The official said that the main causes of pollution were the most common ones across China, including the large number of vehicles on its roads and reliance on coal as a source of heat during the cold winters.
Green Shaanxi’s Li said local residents had been slow to wake up to the problem and the authorities did not attach due importance to curbing pollution until last year.
“People started to notice the smog issue in 2012 and things got worse in 2013 and 2014. In those years local residents were somehow aware of taking measures to protect themselves, but in recent years they didn’t seem to care as much,” said Li.
“Before 2017 I think there wasn’t enough action [from the government].”
He said that in the past the main focus was on the problems in Beijing-Tianjin- Hebei (also known as Jingjinji).
“There was nothing to worry about with regards to Shaanxi,” he said, “But now the air quality in Jingjinji is getting better and it may be Shaanxi’s turn.”
In November 2016, the city government announced plans to limit the number of private vehicles on the roads on selected by adopting similar policies as Beijing.
But the restriction in Xian only applies to the winter season – which officially runs between November 20 and March 15 – when the use of coal reaches its peak and there is little rain to wash away the pollutants.
The official, who did not wish to be named, also said the city’s geography and weather made things worse.
Located in a basin between the Loess Plateau and the Qinling Mountains, Xian is sheltered from strong winds and heavy rains, which could help dissipate the pollution.
“In the old days, it made it a good place for growing crops, but today it means the pollutants can’t disperse effectively.
As part of the drive to tackle pollution, the city government announced last month that it would close the most heavily polluting businesses – including petrol refineries as well as fertiliser and cement manufacturers – in six districts by the end of the year.
A more innovative measure is the installation of a giant outdoor air purifier that has been operating on the southern outskirts of the city for the past few months.
The 60-metre (195ft) tower was set up as experimental project by the Institute of Earth Environment at the Chinese Academy of Sciences.
In January Cao Junji, the head of the project, said that it had improved air quality over an area of 10 square kilometres (3.9 square miles), and that on severely polluted days the tower had reduced smog to close to moderate levels.
But residents living nearby said they could not observe any difference on seriously polluted days.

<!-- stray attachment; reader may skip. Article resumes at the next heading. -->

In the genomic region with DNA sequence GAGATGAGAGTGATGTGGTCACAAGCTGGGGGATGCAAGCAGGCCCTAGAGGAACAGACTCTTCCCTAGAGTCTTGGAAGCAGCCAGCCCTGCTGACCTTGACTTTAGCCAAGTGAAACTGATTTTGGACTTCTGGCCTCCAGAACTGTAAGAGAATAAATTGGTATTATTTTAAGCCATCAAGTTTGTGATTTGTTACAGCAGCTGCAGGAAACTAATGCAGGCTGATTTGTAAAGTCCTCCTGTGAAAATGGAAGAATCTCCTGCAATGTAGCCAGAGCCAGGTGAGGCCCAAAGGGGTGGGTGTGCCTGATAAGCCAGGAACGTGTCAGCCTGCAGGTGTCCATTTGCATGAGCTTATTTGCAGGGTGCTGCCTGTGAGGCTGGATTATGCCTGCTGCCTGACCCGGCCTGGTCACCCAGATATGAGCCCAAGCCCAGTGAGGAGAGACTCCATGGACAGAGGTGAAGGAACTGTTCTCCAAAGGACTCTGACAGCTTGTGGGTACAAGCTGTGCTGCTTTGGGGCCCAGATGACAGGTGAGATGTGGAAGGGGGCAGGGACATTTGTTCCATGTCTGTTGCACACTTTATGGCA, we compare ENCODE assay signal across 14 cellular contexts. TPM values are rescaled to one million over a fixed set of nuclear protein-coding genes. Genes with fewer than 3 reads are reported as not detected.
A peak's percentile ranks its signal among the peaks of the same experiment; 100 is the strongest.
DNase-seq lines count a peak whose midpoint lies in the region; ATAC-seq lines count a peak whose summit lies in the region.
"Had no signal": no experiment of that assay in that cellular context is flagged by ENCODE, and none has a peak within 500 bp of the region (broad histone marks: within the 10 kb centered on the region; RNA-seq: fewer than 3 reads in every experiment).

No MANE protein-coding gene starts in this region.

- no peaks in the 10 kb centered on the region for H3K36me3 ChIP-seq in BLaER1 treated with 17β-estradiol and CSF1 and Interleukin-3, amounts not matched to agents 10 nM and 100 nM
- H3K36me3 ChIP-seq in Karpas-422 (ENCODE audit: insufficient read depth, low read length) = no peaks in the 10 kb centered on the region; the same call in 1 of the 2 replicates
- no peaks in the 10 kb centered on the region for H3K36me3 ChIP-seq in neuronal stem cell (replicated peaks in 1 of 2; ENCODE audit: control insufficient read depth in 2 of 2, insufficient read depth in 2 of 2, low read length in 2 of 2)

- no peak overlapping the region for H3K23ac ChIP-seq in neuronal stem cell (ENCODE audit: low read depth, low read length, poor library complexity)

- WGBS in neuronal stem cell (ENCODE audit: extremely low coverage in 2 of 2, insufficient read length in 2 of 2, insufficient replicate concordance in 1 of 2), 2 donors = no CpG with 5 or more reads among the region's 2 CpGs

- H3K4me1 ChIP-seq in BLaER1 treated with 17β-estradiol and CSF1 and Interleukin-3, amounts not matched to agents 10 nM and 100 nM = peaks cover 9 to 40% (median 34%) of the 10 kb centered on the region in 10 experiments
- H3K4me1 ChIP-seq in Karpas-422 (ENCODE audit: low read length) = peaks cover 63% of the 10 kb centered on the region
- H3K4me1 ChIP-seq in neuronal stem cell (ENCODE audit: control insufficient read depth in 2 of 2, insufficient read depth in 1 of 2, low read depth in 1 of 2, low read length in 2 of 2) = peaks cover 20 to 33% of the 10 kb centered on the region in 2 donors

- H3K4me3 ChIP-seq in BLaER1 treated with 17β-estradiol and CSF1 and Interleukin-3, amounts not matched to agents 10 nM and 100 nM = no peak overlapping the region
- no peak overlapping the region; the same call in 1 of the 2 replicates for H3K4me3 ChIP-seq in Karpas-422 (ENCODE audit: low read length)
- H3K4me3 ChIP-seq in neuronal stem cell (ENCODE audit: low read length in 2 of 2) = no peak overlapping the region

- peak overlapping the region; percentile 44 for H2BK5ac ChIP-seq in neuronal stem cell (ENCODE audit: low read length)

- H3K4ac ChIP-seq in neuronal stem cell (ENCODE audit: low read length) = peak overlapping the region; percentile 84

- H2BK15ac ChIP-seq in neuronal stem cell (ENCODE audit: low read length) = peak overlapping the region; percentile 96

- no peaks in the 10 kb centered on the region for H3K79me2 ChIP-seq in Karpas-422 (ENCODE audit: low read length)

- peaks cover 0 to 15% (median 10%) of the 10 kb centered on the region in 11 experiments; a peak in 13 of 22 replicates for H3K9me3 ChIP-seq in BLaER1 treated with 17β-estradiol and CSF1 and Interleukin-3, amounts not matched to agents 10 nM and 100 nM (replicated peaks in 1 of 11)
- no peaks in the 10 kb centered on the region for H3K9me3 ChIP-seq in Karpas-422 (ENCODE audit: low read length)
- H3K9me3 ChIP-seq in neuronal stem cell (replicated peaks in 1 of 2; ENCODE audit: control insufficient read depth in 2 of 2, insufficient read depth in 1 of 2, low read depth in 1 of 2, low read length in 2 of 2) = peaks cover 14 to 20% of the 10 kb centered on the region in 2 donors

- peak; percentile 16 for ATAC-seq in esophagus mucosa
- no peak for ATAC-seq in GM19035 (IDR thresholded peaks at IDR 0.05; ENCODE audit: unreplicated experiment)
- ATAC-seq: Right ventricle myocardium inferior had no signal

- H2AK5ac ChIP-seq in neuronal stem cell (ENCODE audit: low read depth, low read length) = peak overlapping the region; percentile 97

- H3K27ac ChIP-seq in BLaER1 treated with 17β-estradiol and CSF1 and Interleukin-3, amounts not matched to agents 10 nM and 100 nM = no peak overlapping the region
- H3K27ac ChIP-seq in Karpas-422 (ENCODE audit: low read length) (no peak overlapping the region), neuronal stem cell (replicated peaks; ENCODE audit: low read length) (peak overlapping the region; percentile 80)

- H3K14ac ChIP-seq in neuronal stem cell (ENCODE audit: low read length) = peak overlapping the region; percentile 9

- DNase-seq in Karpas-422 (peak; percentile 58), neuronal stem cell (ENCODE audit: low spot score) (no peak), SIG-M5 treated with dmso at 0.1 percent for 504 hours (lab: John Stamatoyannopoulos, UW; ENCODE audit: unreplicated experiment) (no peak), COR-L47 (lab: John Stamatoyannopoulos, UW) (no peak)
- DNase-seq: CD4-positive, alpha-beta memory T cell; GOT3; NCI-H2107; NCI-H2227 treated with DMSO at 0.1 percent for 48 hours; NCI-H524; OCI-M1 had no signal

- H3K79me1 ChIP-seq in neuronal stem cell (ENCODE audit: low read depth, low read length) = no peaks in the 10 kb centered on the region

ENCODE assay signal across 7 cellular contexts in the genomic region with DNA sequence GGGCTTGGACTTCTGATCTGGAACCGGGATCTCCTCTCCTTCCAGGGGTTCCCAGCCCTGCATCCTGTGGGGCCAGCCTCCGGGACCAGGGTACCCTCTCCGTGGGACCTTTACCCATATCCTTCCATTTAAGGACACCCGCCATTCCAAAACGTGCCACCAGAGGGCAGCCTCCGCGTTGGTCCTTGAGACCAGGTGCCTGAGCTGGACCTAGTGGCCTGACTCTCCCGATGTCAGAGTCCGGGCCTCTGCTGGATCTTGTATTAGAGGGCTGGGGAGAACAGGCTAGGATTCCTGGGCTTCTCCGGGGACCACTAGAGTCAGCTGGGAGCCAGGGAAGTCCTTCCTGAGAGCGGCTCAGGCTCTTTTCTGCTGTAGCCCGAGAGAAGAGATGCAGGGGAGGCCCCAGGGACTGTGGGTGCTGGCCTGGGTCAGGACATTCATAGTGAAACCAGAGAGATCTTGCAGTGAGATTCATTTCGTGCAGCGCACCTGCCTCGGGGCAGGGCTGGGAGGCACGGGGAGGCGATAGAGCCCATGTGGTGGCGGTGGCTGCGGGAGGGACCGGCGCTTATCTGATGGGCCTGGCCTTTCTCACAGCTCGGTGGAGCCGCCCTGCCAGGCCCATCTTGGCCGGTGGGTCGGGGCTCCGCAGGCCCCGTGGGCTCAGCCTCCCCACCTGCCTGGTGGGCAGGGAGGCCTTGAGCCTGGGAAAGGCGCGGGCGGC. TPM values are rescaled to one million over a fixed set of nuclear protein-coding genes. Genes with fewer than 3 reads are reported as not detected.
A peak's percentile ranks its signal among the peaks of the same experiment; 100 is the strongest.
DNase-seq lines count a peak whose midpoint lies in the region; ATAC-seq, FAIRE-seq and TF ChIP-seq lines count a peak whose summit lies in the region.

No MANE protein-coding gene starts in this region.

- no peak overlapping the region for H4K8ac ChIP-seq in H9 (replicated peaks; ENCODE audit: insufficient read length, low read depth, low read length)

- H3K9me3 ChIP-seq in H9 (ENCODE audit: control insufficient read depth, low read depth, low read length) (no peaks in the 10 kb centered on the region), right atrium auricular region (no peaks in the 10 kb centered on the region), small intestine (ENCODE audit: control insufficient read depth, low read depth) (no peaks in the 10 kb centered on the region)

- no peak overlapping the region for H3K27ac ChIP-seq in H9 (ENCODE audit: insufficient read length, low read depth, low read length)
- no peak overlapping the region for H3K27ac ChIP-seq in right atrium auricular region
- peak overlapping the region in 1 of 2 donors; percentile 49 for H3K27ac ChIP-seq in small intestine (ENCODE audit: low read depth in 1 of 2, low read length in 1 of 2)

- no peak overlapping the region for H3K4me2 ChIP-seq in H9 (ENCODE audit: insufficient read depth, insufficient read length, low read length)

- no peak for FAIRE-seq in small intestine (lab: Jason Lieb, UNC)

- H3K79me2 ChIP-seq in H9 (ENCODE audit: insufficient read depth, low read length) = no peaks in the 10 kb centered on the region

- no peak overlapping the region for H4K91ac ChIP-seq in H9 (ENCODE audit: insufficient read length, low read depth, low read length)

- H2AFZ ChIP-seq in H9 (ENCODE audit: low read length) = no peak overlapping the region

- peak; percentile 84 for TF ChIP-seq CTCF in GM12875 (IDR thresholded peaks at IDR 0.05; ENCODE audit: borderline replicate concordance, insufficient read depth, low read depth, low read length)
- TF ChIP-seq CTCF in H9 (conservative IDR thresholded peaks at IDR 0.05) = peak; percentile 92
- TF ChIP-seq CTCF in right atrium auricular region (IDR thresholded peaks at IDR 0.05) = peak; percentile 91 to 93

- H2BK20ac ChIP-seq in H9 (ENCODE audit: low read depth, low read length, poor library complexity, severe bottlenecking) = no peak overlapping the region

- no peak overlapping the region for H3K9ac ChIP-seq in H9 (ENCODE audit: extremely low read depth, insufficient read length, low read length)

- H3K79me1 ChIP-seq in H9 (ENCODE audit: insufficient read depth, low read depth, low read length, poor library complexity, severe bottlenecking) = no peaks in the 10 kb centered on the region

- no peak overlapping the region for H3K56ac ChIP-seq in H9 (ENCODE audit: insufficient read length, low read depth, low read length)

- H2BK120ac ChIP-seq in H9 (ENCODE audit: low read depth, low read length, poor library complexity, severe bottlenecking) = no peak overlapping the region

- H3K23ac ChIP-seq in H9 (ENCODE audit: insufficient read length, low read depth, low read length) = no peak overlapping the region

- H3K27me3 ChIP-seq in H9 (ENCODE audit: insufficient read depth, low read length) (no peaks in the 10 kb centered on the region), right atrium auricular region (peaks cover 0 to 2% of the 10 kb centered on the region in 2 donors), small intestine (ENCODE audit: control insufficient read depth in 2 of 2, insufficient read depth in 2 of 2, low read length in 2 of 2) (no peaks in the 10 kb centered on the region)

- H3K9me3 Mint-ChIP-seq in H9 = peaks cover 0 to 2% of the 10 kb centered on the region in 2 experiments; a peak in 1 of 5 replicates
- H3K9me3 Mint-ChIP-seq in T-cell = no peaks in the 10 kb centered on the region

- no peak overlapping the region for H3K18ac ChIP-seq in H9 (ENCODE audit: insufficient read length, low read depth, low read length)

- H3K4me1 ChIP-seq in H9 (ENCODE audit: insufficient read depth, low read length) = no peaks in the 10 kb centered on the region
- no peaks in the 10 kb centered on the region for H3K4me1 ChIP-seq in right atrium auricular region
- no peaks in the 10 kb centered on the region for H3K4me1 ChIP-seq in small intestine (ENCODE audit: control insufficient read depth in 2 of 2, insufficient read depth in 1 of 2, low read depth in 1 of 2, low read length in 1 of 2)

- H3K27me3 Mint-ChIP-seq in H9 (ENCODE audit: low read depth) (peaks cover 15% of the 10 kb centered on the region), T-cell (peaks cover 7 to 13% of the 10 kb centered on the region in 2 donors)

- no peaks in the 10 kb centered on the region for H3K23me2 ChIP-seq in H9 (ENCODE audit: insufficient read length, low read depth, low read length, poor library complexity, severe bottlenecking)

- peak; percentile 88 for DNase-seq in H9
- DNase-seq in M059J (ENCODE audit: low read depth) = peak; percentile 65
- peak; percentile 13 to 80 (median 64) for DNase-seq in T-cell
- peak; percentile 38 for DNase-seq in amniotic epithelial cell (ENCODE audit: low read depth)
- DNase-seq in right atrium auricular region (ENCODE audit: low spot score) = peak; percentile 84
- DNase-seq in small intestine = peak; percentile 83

“The difference may be beyond human eye observation. But I still don’t think this is an effective solution. It’s such a large city and the tower is in an open space …” said Yang Dali who lives in the residential community across the street.
The local official suggested that the authorities should recruit more investigators to check up on businesses to see how much pollution they are producing.
Under new regulations that came into force this month a company can be fined between 100,000 and 1 million yuan (US$15,8000-US$158,000) for breaching pollution limits.
If they receive a 1 million yuan fine and fail to act within 30 days the penalty can be increased to 30 million yuan.
Li, from Green Shaanxi, said warned that many government employees received inadequate training - which sometimes lasted for as little as one day.
“The patrollers, in many occasions, can’t find out the problems, and they can’t tell whether the problem has really been rectified,” he said.
More members of the public are getting involved, but he said they were also ineffective because they often lacked professional knowledge.
For Yan and other asthma patients, the most effective cure may be to simply leave the city. Many people age now chose to spend the winter in the south for cleaner air and warmer weather.
Jiang Meifeng, a woman who lives in Xianyan, a city near Xian, said her 85-year-old mother, also an asthma patient who suffers greatly in winter, had not shown any ill effects during a two-month stay in the coastal city of Zhuhai.
Although Yan is recovering now, she still needs to take oxygen for 1.5 hours a day from an oxygen bottle at home, and taking medication daily.
She said that next year she was considering renting an apartment on Hainan, a popular tourist island in southern China which is known for its good air quality.